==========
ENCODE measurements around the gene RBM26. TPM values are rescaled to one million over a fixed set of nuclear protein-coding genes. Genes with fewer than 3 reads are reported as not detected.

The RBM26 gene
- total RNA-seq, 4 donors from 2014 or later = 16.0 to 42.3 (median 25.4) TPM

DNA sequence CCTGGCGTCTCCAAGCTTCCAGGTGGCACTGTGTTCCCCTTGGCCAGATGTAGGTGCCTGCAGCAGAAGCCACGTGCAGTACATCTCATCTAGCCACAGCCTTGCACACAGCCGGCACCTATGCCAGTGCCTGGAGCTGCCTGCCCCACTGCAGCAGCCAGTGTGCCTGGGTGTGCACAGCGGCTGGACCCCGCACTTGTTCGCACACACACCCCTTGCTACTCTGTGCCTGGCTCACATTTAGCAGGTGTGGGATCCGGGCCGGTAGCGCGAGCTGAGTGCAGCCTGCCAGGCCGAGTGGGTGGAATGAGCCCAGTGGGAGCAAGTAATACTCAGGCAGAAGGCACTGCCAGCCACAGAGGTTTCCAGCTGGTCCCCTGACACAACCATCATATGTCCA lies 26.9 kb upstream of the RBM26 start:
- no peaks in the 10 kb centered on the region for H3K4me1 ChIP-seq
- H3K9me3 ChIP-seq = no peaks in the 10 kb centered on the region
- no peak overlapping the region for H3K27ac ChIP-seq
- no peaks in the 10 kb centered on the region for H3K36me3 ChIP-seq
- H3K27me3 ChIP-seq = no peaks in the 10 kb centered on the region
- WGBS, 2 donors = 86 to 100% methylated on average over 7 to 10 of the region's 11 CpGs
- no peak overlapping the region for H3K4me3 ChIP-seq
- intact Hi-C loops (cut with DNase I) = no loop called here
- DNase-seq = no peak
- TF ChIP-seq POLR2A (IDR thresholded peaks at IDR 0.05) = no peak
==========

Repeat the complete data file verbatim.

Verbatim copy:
ENCODE measurements around the gene RBM26. TPM values are rescaled to one million over a fixed set of nuclear protein-coding genes. Genes with fewer than 3 reads are reported as not detected.

The RBM26 gene
- total RNA-seq, 4 donors from 2014 or later = 16.0 to 42.3 (median 25.4) TPM

DNA sequence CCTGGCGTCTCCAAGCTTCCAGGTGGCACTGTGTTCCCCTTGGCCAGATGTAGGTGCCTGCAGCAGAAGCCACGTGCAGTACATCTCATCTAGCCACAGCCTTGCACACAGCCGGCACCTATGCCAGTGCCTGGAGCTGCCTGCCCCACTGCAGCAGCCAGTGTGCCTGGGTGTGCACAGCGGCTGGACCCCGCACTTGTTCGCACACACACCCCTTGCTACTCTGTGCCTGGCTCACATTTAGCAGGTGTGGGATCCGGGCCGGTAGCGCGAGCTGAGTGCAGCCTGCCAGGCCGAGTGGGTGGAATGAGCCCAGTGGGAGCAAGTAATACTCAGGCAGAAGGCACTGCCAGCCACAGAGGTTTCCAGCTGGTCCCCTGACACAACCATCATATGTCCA lies 26.9 kb upstream of the RBM26 start:
- no peaks in the 10 kb centered on the region for H3K4me1 ChIP-seq
- H3K9me3 ChIP-seq = no peaks in the 10 kb centered on the region
- no peak overlapping the region for H3K27ac ChIP-seq
- no peaks in the 10 kb centered on the region for H3K36me3 ChIP-seq
- H3K27me3 ChIP-seq = no peaks in the 10 kb centered on the region
- WGBS, 2 donors = 86 to 100% methylated on average over 7 to 10 of the region's 11 CpGs
- no peak overlapping the region for H3K4me3 ChIP-seq
- intact Hi-C loops (cut with DNase I) = no loop called here
- DNase-seq = no peak
- TF ChIP-seq POLR2A (IDR thresholded peaks at IDR 0.05) = no peak